A Pinellas County town born in protest of overbearing regulations and taxes, is in need of improvement.
Kenneth City was incorporated in the late 1950s as a tax-free community consisting of single family homes. Developer Sidney Colen intended for the city to be a model community. He named the town after his son, Kenneth, stating he wanted to strengthen his commitment to do his best because "he would never do anything to disgrace their names."
However, despite its adoption nearly 50 years ago, the city isn't quite what it used to be.
Alex and Peggy Sinicrope have lived in the city -- which lies along 54th Avenue North between St. Petersburg and Pinellas Park -- for 40 years.
“Seen a lot of things here,” said resident Alex Sinicrope.
The Sinicropes say they are embarrassed by run down houses, streets, city facilities, and businesses. They have a hard time calling the city home.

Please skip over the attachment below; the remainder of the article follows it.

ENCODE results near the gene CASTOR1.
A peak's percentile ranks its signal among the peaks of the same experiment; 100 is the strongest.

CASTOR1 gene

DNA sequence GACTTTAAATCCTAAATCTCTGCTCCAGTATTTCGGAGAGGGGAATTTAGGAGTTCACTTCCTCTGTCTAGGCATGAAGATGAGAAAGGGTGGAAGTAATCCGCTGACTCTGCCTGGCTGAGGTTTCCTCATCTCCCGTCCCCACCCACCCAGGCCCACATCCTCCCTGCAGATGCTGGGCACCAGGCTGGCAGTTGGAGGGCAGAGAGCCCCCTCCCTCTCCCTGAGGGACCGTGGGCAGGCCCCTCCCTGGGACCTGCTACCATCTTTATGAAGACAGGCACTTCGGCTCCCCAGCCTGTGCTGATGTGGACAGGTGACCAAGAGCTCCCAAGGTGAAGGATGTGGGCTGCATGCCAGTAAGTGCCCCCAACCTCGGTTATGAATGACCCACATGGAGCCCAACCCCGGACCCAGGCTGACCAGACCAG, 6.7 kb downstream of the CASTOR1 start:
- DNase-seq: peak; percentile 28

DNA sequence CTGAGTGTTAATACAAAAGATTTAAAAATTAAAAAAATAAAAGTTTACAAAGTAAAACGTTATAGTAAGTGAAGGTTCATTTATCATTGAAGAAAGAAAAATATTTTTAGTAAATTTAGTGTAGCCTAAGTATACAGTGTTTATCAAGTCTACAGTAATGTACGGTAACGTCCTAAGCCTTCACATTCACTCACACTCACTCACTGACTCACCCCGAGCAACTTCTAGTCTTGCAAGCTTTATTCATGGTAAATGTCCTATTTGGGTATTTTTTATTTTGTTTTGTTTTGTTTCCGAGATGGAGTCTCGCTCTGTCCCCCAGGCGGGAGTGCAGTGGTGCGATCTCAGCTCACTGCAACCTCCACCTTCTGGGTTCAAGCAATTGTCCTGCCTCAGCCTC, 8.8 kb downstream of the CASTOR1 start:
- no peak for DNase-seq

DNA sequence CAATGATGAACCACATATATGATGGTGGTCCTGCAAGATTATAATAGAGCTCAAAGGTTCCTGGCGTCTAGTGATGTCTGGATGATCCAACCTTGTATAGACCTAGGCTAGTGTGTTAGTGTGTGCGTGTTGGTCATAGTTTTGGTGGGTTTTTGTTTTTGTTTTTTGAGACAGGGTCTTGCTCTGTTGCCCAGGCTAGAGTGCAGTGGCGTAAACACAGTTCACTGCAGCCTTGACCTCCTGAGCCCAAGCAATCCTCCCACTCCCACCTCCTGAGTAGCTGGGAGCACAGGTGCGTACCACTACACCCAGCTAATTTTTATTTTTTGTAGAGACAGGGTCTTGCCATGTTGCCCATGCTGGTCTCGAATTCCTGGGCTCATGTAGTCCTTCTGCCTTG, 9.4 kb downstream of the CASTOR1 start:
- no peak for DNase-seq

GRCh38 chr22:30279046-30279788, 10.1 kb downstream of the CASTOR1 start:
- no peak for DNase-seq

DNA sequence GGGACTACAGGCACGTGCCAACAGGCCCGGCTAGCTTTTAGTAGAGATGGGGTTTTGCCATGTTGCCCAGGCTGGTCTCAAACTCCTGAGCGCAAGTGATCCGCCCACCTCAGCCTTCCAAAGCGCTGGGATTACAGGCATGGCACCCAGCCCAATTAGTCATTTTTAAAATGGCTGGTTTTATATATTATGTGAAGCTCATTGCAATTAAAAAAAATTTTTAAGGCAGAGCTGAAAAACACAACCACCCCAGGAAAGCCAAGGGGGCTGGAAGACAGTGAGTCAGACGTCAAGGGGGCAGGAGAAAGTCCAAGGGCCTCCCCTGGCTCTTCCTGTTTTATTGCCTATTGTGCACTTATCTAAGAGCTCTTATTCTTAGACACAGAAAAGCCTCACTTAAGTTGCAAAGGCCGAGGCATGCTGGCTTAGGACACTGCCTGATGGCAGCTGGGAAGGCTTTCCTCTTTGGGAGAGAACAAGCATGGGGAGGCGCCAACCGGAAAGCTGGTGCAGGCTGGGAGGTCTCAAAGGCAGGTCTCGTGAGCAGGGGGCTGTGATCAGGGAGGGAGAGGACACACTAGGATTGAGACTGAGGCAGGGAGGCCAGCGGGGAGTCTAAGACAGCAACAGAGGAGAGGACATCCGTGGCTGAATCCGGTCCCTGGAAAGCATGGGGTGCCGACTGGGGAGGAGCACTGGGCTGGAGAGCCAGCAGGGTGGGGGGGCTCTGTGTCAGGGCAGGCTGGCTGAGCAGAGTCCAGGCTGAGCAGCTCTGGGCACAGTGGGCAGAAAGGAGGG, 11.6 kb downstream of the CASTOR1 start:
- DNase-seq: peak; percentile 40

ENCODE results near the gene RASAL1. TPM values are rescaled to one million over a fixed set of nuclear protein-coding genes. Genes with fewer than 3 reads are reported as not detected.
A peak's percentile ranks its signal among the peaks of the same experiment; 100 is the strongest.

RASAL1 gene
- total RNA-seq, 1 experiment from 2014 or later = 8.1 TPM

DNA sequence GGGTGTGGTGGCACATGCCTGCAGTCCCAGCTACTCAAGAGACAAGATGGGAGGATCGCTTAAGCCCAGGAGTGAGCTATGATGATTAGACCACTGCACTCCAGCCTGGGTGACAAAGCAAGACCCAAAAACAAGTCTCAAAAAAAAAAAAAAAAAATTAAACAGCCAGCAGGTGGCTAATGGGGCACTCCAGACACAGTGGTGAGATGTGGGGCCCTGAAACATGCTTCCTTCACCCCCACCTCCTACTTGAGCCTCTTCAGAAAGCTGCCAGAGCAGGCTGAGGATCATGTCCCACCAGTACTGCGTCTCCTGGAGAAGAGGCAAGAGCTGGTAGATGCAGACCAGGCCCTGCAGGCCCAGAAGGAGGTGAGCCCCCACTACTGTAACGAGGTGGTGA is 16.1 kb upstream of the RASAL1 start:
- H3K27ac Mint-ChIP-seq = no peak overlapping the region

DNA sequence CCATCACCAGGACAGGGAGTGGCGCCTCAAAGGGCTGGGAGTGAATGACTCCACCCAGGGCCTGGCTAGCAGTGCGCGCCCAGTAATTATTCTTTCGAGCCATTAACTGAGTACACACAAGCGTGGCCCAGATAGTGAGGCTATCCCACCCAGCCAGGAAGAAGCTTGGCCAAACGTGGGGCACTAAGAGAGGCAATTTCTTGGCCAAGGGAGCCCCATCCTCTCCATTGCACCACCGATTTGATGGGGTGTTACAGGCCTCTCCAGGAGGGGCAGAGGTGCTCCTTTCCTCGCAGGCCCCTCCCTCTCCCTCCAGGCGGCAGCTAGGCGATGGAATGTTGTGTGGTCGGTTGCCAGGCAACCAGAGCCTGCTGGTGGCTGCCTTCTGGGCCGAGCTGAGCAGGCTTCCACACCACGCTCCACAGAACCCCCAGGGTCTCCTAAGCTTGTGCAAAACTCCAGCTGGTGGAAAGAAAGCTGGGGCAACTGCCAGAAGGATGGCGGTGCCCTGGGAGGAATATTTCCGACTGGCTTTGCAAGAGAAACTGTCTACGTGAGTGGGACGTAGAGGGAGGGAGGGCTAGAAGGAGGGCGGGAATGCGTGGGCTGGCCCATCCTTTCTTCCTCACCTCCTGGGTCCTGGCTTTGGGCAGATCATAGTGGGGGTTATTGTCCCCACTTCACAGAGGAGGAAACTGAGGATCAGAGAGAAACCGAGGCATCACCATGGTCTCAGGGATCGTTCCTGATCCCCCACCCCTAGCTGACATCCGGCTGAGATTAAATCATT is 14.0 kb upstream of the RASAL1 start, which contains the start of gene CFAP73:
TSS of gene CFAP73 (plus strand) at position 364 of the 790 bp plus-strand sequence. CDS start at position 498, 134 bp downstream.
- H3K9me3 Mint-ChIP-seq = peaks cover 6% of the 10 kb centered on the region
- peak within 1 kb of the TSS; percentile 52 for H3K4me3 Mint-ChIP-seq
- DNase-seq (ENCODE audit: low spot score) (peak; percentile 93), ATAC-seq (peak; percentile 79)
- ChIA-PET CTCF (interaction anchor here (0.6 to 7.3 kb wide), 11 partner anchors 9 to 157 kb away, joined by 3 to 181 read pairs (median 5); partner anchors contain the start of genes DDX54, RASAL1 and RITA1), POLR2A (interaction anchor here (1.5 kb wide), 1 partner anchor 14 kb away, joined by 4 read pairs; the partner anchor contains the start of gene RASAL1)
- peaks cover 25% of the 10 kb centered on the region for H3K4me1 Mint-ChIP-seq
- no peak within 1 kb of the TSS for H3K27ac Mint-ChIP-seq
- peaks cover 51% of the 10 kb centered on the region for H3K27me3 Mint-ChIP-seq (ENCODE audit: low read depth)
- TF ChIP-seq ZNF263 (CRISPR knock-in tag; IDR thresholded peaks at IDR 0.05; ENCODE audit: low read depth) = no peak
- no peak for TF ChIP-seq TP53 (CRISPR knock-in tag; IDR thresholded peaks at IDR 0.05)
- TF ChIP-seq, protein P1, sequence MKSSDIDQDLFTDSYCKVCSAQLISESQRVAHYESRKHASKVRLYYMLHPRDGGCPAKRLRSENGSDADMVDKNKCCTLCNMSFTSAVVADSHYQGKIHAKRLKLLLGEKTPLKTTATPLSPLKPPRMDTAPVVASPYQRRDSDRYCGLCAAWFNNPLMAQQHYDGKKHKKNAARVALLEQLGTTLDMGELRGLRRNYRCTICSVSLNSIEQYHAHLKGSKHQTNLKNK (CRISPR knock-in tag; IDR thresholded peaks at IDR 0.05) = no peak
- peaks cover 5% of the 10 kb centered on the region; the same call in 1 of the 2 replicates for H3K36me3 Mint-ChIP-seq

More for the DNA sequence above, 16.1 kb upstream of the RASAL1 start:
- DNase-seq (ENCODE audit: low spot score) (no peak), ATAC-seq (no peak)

“We tell people, 'I live in the Tyrone area,'" said resident Peggy Sinicrope. "I just don’t tell people where I live. People don’t take care of their homes, there’s trash all over and no one seems to care."
Town officials have taken note, and are proposing the “Grow Kenneth City” project to revitalize major corridors, parks, and neighborhoods.
City leaders also want to put up more signs around the city limits so residents and passerbys know when they are entering the town.
They say it's now up to residents to give their input and decide how to best spend the money.
The Sinicropes have some ideas.
“It’s long overdue," said Alex Sinicrope. "There’s too much here that’s run down.”
Kenneth City wants to use red light camera funds to pay for the revitalization and beautification process.
A public workshop will be held Thursday at 6:30 p.m. at the Community Hall.